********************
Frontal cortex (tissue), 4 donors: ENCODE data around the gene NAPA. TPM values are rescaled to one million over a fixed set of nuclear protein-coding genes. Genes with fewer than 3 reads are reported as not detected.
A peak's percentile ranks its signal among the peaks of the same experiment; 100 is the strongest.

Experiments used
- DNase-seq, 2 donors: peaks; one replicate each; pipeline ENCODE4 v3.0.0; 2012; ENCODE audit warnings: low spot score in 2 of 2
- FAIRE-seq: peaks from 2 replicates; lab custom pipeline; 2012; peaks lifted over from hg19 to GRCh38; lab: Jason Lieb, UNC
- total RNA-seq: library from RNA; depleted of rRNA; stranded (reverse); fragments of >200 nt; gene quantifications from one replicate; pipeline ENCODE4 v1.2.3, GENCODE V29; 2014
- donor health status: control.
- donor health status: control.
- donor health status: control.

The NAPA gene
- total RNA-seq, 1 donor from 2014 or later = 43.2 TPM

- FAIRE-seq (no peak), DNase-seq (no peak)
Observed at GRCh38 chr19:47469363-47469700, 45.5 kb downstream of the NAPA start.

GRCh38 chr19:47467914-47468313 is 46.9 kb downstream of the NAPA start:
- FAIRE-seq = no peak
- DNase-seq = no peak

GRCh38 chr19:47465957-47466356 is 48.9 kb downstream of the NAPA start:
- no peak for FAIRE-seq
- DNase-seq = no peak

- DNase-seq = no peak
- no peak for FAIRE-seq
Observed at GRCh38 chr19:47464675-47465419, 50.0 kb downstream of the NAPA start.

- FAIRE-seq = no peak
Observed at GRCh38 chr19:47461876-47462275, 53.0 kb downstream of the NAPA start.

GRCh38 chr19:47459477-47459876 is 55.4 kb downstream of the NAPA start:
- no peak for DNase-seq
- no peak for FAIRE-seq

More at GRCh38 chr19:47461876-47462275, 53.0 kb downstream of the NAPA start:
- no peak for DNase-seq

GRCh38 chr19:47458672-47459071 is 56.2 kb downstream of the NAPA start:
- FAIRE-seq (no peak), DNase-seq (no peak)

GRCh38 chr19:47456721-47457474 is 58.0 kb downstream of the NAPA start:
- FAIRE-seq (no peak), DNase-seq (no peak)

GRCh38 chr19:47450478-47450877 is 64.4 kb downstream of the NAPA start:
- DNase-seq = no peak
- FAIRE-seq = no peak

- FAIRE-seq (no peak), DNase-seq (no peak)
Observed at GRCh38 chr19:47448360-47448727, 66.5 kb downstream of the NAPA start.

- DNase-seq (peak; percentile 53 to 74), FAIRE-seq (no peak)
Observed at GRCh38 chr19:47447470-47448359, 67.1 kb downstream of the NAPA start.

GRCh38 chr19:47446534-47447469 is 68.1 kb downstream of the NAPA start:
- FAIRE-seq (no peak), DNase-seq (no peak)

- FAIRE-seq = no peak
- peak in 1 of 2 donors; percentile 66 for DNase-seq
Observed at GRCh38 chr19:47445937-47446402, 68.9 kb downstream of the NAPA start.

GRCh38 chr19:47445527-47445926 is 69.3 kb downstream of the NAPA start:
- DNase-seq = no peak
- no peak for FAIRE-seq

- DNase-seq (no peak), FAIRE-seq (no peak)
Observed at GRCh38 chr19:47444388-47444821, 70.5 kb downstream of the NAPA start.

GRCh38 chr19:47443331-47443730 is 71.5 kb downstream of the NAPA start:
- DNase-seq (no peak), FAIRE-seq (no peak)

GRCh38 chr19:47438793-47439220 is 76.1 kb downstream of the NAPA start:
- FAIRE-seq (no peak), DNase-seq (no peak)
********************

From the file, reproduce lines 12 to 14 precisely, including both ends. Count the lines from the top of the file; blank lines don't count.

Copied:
- FAIRE-seq (no peak), DNase-seq (no peak)
Observed at GRCh38 chr19:47469363-47469700, 45.5 kb downstream of the NAPA start.

GRCh38 chr19:47467914-47468313 is 46.9 kb downstream of the NAPA start: